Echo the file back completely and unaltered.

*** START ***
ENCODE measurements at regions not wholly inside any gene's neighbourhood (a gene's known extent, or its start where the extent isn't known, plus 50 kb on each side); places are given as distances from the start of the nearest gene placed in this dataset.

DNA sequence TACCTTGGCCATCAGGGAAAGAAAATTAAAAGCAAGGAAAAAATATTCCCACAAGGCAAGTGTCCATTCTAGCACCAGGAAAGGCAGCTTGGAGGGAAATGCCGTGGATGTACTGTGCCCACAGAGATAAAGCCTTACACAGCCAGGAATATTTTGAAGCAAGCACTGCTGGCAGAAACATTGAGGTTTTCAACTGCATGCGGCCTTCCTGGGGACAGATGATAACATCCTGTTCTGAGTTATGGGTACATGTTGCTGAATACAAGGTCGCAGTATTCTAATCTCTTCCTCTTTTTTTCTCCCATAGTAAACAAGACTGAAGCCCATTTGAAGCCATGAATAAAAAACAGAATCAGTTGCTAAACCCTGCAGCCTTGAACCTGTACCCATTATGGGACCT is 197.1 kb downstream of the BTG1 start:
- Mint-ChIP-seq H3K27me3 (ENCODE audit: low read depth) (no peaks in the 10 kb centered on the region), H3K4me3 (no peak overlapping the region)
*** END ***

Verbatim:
ENCODE measurements at regions not wholly inside any gene's neighbourhood (a gene's known extent, or its start where the extent isn't known, plus 50 kb on each side); places are given as distances from the start of the nearest gene placed in this dataset.

DNA sequence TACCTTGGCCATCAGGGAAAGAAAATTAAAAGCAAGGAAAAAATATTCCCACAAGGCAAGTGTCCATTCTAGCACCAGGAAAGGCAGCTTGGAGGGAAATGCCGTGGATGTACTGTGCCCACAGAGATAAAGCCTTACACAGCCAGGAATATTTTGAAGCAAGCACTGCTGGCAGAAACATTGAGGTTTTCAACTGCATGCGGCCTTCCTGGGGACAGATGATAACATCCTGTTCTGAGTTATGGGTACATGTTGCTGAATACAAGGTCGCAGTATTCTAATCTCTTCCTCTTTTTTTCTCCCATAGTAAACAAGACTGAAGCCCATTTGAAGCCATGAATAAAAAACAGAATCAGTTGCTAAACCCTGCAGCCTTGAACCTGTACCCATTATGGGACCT is 197.1 kb downstream of the BTG1 start:
- Mint-ChIP-seq H3K27me3 (ENCODE audit: low read depth) (no peaks in the 10 kb centered on the region), H3K4me3 (no peak overlapping the region)